The reflective layer 208 is a thin layer of elemental silver applied to the assemblage of layers 202, 204 and 206. This reflective layer 208 provides the reflective surface for the mirror 200. By way of example, the reflective layer 208 can be formed of silver or aluminum and can be applied by chemical deposition (e.g., precipitation), plasma (thermal spraying) or vacuum deposition.

Thin Mirror Adhered to Glass-Protected Base

In some implementations, the layers 202, 204 and 210 can be formed as described above, however, layers 206 and 208 can be formed as follows. The transition layer 206 can be a thin layer of liquid glass (e.g., sodium silicate) deposited on the concrete surface of mortar layer 204 by vapor deposition, spraying or dipping. The reflective layer 208 is a thin mirror that is adhered onto the transition layer 206, for example, by gluing the mirror to the transition layer 206 using a mortar. An example mortar is low-shrinkage poly-methyl-methacrylate (PMMA) mortar, although other types of mortar can be used.

The specific materials, additives and manufacturing methodologies may be different as suits the specifics of the manufacturing process, place and end use of the mirror. While concrete and conductive concrete (as appropriate) can be used as described above, many other moldable materials offering the strength, stiffness and electrical properties of the concretes described here would serve just as well. For example, in some implementations a coated steel stamping can be used in place of concrete. While copper and silver electro-deposition can be used, for example, in an implementation where the mirror is used for concentrating solar energy, the mechanical and optical properties of other metals can be appropriate for this or other reflective uses. For example, aluminum is also a good reflector material, and can be electro-plated, plasma-sprayed or precipitated using methods described above.

The mirror 200 is described above in the context of a heliostat mirror. However, it should be understood that the mirror described can be used in other applications, and can be particularly useful for mirrors used for linear-focus or point-focus.

FIG. 3 is a flowchart showing an example process 300 for manufacturing a mirror as shown in FIGS. 2A and 2B. In this process 300, the mortar layer 204 is initially formed using a mold that is configured according to a desired shape of the mirror. For example, if manufacturing a mirror such as the mirror portion 116 shown in FIGS. 1A and 1B, a mold having that shape is used. The example mirror portion 116 shown is flat, however, in some implementations the mirror portion 116 is curved. The wire 212 can be positioned in the mold prior to filling the mold with the mortar material (Box 302). The mortar material, for example, a cementitious material with one or more optional additives included, is poured into the mold (Box 304).

One or more enhancing components that will be included in the base layer 202 are positioned relative to the mortar layer 204, which is still in the mold (Box 306). For example, the enhancing components can include one or more of the following to enhance the strength and/or the weight (e.g., making the mirror lighter) and/or cost (e.g., reduce the cost of material): a matrix of wire mesh, matting (e.g., glass or polyester), sand, large and/or small aggregate, foam and/or other materials used to strengthen and/or lighten cast concrete. A cementitious material for forming the base layer 202 is poured over the enhancing components and mortar layer 204, preferably while the mortar layer is still uncured (Box 308).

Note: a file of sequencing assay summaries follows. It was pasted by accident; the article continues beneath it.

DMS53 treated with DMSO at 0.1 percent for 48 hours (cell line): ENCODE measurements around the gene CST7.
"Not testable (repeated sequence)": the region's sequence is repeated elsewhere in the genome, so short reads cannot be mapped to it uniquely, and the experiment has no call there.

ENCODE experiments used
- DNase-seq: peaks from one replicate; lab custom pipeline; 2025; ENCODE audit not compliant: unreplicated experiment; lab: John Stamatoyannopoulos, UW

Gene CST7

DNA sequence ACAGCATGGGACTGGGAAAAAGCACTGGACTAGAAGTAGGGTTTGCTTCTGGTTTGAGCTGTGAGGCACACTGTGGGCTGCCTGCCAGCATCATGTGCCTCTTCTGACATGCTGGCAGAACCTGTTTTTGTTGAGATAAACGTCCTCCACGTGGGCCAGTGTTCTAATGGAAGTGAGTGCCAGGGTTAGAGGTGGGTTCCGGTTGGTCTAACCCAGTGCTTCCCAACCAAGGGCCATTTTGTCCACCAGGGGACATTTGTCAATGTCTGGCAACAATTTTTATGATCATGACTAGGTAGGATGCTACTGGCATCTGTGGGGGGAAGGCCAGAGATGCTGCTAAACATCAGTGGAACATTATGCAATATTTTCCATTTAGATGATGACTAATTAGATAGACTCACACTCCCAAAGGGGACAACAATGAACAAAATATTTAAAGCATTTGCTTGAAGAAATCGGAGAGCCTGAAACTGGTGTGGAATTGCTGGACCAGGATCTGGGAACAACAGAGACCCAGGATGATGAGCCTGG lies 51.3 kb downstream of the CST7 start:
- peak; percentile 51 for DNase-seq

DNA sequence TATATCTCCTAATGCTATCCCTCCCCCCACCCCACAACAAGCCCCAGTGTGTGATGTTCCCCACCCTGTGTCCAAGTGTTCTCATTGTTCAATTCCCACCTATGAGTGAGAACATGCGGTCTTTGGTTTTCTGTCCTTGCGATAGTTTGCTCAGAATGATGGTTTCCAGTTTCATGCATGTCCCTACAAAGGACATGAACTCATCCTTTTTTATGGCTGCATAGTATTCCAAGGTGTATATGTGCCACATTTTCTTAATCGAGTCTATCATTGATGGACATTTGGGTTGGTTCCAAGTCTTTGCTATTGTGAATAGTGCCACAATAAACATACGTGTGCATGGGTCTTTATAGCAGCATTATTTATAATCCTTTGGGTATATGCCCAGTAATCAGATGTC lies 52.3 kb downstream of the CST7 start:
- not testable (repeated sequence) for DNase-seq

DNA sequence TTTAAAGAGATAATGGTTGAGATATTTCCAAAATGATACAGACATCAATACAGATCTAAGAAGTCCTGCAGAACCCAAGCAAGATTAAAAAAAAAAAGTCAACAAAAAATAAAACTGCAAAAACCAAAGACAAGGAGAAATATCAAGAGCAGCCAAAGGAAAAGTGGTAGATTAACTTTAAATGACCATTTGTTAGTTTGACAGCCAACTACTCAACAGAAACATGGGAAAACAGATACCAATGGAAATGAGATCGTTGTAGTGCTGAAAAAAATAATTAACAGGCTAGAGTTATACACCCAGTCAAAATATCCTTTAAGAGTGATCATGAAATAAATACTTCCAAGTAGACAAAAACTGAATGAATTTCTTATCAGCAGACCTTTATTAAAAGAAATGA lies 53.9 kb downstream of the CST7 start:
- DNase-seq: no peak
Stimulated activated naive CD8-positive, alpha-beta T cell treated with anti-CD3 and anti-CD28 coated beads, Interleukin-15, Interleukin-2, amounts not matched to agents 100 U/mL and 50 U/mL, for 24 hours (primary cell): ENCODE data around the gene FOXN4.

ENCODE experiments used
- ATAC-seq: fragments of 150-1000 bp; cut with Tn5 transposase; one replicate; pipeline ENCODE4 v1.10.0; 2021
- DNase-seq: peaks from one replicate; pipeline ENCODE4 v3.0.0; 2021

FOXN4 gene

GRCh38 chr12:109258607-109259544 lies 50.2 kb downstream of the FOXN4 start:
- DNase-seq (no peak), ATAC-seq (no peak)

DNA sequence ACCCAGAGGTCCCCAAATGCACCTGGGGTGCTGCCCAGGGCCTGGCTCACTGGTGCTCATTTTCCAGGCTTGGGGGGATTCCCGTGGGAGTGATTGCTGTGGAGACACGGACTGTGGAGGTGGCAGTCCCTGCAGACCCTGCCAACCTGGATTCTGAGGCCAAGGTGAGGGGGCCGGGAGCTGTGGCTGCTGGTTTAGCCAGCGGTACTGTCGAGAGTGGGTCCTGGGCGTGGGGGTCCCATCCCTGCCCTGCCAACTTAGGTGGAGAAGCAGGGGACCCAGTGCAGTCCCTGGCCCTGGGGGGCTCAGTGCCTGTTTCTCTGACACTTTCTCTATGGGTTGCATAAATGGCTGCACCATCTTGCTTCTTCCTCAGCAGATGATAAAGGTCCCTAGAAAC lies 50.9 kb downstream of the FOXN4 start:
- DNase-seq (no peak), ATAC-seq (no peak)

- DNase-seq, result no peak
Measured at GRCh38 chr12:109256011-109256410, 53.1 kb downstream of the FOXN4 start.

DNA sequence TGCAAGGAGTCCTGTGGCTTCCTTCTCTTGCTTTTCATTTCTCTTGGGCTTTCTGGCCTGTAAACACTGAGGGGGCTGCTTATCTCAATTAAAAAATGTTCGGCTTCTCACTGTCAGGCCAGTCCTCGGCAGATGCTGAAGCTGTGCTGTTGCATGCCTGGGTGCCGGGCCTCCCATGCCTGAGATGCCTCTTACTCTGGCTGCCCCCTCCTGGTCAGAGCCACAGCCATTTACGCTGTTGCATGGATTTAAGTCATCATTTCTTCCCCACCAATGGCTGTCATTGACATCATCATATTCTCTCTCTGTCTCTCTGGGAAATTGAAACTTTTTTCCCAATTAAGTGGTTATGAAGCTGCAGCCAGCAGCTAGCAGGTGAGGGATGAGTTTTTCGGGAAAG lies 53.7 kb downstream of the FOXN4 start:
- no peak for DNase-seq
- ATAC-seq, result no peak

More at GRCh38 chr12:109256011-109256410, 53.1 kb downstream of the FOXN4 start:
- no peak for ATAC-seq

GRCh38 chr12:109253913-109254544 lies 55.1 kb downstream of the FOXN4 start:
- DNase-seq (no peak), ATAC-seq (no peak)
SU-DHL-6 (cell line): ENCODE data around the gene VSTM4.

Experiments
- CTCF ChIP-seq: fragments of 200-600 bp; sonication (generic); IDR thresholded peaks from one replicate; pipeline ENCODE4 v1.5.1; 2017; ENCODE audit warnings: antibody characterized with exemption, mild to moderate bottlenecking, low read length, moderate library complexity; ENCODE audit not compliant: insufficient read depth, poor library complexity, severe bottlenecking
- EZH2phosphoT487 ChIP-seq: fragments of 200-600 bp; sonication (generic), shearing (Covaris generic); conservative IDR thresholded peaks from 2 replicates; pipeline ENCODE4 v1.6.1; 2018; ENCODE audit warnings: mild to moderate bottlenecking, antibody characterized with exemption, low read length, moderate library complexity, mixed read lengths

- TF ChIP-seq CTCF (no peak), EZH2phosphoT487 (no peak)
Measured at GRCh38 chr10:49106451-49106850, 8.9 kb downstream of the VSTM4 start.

In some implementations, one or more mounting features can be molded into the base layer 202. For example, if the base layer 202 will be attached to a frame or other component of a heliostat (or different system, depending on the application), mounting brackets or other hardware can be positioned accordingly, so that when the material forming the base layer is poured, the mounting features become integral to the base layer 202. The mounting features can be hardware or molded features within the base layer 202 itself, e.g., an aperture, to which hardware later can be attached. In some implementations, the base layer 202 includes ribs and corresponding grooves formed in the exposed surface, so as to reduce the volume of material used to form the base layer 202, therefore reducing the cost and the weight.

The mortar layer 204 and base layer 202 are allowed time to cure and are stripped from the mold and can be aged (Box 310). By pouring the base layer 202 onto the mortar layer 204 before the mortar layer 204 has cured, the two layers become integral to each other and have a strong bond.

The transition layer 206 is applied to the exposed surface of the mortar layer 204 (i.e., the surface that is opposite to the surface attached to the base layer 202) (Box 312). In a plating implementation, the transition layer 206 can be formed by electro-depositing a metal, such as copper, onto the surface of the mortar layer 204. In this implementation, the mortar layer 204 includes an additive providing electrical conductivity, such that the mortar layer 204 behaves as the cathode during the electro-deposition. The transition layer 206 can be formed from more than one thin layers of metal. A first layer can be applied and then one or more additional layers applied thereafter.

In a precipitation implementation, the transition layer 206 is a thin layer of liquid glass that is deposited onto the exposed surface of the mortar layer 204. The liquid class can be deposited by spraying, dipping, vapor deposition, or by another convenient technique. The liquid glass is allowed time to dry and form a substantially optically clear layer.

In a conformal coating implementation, the transition layer 206 is a conformal coating and is applied to the exposed surface of the mortar layer 204. By way of illustrative (and non-limiting) example, the conformal coating can be a parylene-based coating applied by vapor deposition. A parylene-based coating has a moisture barrier property that can be suitable to the transition layer 206.

In a thin glass implementation, the transition layer 206 can be a pre-formed thin layer of glass that is adhered to the exposed surface of the mortar layer 204. By way of illustrative (and non-limiting) examples, the glass can be pre-formed by slumping, holding the glass onto a vacuum mold, or by applying physical pressure (e.g., lay the glass over a solid or bumped surface and press it along the edge).

Once the transition layer 206 is applied, the reflective layer 208 is applied to the exposed surface of the transition layer 206 (Box 314). In a plating implementation, the reflective layer is a thin layer of metal, e.g., silver, and is applied to the transition layer 206 by electro-deposition. In a precipitation implementation, the reflective layer 208 can be a thin layer of metal, e.g., silver or aluminum, and is applied to the liquid glass forming the transition layer 206 by chemical reaction, plasma or vapor deposition. In a conformal coating implementation, the reflective layer 208 is similarly a thin layer of metal, e.g., silver or aluminum, and is applied to the conformal coating forming the transition layer 206 by chemical reaction, plasma or vapor deposition.



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stats Patent Info
Application #
US 20120287518 A1
Publish Date
11/15/2012
Document #
13107779
File Date
05/13/2011
USPTO Class
359853
Other USPTO Classes
427162
International Class
/
Drawings
5